'I’m trying to be calm'
Safeguarding their son's health is the primary concernforthe Fierosof Garden City.
Alfonso, known as Allie, had two surgeries and multiple ICU stays to treat and repair his trachea, said his mother, Erin Fiero. Even pre-pandemic, anyrespiratory virus poseda major risk to Allie, now 10.
“Every normal respiratory illness that he gothad the potential to send him to the ICU, and the majority of them did,” Fiero said. “It could’ve been anything, it could’ve been the sniffles.”
The familywas under lockdownduring the initial waves of the pandemic. The perpetual need to stay on guard is exhausting, Fiero said. The isolation affected the family's mental health, butthe family slowly began reintroducing in-person activities to their routine after they were vaccinated. The family is somewhat back to "normal,"Fiero said, but she remains cautious.
“I can’t lose that vigilance,” Fierosaid. “When I hear a cough or I see a runny nose, I’m trying to be calm, but a lot of times what I see is a potential two-week hospital stay praying by the bedside of my child.”
Forparents trying to strike a balance between keeping their kids safe and providing a sense of normalcy, there is no one-size-fits-all approach, doctors told Newsday.
"I think there are some parents who are very overly protective, but I think the pandemic has also taught them ... tofind that balance of allowing their children to socialize and yet not throwing caution into the wind," said Dr. Maria T. Santiago, pediatric pulmonary chief at Cohen.
Verlin Obilet Ramos, 37, said her family stillsometimeswears masks and isolatesto protect her daughter Samantha, 2, who required open heart surgery as an infant.In November, Samanthacaught RSV, an easily transmissible upper respiratory infection, and was very sick,her mothersaid.
“Every time she has a cold or some type of illness, we get scared,” said Obilet Ramos, of Inwood. “The risk is always there.”
Despite that,Obilet Ramos said she has tried to give her daughter a normal life, fearing that isolation could affect her. Samantharecently started going to a babysitter while her mother works.
The pandemic, and now the triple threat of viruses, also has disrupted the lives of older children.
Agranil Das, 17, has Duchenne muscular dystrophy,which poses a risk to his heart and lungs. After remote learning for two years, he now attends school in person, but still wears a mask.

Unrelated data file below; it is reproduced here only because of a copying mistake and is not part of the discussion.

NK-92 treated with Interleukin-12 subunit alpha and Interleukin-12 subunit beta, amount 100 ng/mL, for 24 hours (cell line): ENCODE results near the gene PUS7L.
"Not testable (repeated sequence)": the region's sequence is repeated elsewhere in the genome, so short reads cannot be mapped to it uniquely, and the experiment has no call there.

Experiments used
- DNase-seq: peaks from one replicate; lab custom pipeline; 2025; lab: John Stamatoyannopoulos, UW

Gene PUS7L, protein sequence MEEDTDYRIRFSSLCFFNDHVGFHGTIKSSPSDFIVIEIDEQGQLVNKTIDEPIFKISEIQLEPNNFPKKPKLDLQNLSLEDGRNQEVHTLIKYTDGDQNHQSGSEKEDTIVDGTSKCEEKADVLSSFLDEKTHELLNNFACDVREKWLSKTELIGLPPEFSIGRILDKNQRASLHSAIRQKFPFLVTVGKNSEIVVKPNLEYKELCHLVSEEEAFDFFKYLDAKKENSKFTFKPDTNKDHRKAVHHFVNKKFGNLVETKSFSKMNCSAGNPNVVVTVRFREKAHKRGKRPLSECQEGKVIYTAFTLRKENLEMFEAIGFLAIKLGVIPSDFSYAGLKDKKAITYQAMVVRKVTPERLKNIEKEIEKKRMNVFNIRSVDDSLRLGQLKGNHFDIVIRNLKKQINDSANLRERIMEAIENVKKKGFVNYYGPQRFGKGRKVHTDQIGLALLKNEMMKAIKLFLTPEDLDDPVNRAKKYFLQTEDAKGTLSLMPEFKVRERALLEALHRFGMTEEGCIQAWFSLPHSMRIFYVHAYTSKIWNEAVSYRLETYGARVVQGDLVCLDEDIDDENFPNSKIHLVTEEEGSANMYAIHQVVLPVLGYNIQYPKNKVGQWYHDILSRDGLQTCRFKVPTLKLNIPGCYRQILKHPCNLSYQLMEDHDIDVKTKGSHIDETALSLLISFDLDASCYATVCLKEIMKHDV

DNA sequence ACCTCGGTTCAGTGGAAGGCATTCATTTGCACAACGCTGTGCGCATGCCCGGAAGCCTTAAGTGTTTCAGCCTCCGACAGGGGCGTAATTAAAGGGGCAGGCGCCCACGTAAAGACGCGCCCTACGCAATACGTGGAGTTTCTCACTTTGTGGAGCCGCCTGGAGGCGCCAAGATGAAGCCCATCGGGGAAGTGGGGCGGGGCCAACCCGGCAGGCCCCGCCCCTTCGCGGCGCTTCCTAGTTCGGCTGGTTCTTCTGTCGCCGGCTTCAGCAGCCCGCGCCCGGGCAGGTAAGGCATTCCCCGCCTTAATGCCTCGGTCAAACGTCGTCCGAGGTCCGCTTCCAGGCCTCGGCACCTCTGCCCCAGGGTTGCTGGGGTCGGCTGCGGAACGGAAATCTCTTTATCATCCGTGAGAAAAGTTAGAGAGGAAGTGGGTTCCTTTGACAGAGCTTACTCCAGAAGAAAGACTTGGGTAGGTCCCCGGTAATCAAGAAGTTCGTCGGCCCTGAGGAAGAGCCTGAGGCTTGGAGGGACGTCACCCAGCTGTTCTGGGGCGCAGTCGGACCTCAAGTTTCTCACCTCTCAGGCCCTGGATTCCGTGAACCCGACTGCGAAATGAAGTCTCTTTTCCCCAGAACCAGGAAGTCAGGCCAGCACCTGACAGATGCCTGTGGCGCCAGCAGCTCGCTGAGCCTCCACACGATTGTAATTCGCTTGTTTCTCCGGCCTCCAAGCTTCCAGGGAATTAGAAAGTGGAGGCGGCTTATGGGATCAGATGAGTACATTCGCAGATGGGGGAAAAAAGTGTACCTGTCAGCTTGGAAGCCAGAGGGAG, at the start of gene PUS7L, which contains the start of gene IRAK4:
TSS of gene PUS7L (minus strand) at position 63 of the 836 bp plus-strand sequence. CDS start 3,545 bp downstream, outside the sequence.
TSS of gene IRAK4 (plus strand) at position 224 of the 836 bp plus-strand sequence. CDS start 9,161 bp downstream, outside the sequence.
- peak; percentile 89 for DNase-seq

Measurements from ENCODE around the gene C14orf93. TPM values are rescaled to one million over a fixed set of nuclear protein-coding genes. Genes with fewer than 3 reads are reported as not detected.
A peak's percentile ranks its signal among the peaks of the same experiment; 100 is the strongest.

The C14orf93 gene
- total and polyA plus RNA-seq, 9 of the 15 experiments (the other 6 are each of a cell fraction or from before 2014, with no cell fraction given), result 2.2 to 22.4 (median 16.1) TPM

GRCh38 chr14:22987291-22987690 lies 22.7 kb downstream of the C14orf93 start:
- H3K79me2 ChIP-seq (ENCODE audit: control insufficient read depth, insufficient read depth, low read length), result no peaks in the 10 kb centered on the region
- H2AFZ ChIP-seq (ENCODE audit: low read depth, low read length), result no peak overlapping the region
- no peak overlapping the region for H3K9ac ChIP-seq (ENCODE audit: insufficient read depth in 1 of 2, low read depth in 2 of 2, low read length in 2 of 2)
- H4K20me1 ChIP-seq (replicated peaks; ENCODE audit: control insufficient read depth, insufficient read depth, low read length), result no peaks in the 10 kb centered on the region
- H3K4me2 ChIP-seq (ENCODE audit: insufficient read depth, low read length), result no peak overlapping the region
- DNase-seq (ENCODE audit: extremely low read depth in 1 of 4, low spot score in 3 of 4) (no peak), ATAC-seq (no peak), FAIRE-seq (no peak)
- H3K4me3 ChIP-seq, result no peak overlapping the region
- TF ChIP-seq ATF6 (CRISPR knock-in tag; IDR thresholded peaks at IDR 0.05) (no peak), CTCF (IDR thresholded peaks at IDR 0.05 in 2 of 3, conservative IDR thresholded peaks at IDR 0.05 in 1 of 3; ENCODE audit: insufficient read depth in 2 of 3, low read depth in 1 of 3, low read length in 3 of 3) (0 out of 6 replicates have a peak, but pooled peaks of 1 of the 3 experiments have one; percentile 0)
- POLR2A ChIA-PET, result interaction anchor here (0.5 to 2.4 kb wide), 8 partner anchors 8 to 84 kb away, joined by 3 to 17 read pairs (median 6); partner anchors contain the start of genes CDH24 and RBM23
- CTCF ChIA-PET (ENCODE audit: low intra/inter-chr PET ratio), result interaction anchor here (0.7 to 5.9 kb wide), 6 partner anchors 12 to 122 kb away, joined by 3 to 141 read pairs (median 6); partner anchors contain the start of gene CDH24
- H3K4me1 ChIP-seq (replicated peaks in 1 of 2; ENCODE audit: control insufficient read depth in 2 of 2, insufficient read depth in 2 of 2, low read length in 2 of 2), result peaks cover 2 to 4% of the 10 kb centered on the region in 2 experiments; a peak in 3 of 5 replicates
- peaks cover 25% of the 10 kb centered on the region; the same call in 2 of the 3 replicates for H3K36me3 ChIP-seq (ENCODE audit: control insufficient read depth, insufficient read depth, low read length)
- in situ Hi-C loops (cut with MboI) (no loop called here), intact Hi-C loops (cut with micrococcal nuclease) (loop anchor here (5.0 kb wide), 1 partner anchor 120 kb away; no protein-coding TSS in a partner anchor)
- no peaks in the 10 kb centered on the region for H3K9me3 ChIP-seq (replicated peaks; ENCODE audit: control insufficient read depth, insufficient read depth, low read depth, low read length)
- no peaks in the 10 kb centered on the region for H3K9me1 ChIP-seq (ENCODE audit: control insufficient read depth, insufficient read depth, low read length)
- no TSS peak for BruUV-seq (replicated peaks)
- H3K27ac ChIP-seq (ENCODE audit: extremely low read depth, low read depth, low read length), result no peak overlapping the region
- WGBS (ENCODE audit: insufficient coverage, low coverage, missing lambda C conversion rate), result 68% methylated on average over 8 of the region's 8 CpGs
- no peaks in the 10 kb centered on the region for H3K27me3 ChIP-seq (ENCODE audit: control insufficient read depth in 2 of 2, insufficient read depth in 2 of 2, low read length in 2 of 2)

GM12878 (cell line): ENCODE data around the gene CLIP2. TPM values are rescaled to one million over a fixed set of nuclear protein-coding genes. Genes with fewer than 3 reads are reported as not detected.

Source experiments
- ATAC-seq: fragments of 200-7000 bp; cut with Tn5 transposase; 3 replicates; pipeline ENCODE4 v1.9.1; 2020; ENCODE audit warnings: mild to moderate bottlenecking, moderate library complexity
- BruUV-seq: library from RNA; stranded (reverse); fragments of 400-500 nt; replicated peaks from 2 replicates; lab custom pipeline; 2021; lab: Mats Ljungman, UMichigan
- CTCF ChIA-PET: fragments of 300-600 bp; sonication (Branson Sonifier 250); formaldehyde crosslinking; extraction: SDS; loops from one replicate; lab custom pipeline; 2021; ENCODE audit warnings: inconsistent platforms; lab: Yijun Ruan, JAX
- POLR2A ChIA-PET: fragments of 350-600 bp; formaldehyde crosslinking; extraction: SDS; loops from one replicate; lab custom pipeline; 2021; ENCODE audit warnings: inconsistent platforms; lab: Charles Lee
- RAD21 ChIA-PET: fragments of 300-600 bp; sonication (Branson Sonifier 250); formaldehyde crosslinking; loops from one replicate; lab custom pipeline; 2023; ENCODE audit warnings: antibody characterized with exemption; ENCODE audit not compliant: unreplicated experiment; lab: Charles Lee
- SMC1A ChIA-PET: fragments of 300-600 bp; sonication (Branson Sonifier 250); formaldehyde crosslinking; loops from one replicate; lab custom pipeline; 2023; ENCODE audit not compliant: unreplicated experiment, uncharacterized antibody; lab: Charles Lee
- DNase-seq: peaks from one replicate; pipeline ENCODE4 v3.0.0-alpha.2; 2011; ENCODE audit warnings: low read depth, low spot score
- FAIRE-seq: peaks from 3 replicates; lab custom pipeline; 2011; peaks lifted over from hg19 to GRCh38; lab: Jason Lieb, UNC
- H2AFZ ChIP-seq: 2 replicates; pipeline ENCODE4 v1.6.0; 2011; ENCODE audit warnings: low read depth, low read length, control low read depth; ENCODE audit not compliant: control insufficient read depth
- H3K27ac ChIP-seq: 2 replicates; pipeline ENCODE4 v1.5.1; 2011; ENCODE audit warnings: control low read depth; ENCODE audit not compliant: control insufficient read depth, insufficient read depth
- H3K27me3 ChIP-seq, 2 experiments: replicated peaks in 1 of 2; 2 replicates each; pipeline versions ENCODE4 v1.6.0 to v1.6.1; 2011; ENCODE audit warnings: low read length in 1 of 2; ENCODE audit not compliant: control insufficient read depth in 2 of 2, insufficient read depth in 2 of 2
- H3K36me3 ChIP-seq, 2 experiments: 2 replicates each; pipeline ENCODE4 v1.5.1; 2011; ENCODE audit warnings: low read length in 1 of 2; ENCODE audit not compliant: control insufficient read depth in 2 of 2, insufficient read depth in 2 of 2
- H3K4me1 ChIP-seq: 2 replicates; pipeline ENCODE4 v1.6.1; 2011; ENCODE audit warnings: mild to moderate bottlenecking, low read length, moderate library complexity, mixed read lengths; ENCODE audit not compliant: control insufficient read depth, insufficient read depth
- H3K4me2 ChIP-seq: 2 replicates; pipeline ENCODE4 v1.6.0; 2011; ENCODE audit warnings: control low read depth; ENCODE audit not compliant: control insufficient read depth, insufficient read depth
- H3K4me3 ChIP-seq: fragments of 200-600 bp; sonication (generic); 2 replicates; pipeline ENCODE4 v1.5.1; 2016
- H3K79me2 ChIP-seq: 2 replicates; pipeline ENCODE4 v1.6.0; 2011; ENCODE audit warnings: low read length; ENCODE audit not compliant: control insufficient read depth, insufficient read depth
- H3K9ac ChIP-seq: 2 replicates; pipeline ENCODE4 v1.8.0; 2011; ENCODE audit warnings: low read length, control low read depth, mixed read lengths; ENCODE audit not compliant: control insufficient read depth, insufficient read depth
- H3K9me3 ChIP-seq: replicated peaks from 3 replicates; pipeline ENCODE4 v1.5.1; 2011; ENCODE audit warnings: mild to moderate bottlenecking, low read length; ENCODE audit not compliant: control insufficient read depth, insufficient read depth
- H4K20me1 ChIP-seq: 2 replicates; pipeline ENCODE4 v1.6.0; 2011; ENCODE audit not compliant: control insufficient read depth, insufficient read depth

The Seldenteen's family tries to mitigate any potential threats. His father quit his job during the early waves of the pandemicto keep him safe, said Agranil's sister, Mrinaleni Das.
The family still takes precautions, she said, includingchangingtheir clothes and showeringafter coming home. “It’s just part of our daily life. It’s what we do and what we’ve been doing for three years.”
Kimberly Booker's daughter, Zandra, 14,has barely gone to school in person since the pandemic and learns virtually. She is cleared by her medical team to return to school in the spring, her mothersaid.
Zandra had a heart transplant as an infant, and her condition left her with a compromised immune system, including asthma, Booker, 34, of Coram, said.
Respiratory illnessesmakeit difficult for the teen to breathe when sick. Booker,a nurse, sent her daughterto live with her grandmother during the first five weeks of the pandemic to avoid potential exposures. The separation was "devastating," she said.
The isolation also has worsened the teen'sanxiety, Booker said, adding that the hyper-awareness of the virus has been "extremely overwhelming" for her, too.
“It’s absolutely exhausting. It really is, truly,” Booker said of herconstant vigilance.
With Darwin Yanes
By Brinley Hineman
Brinley Hineman covers the Town of Hempstead and the City of Long Beach for Newsday. She previously was a reporter in Nashville, Tennessee, and is a West Virginia native.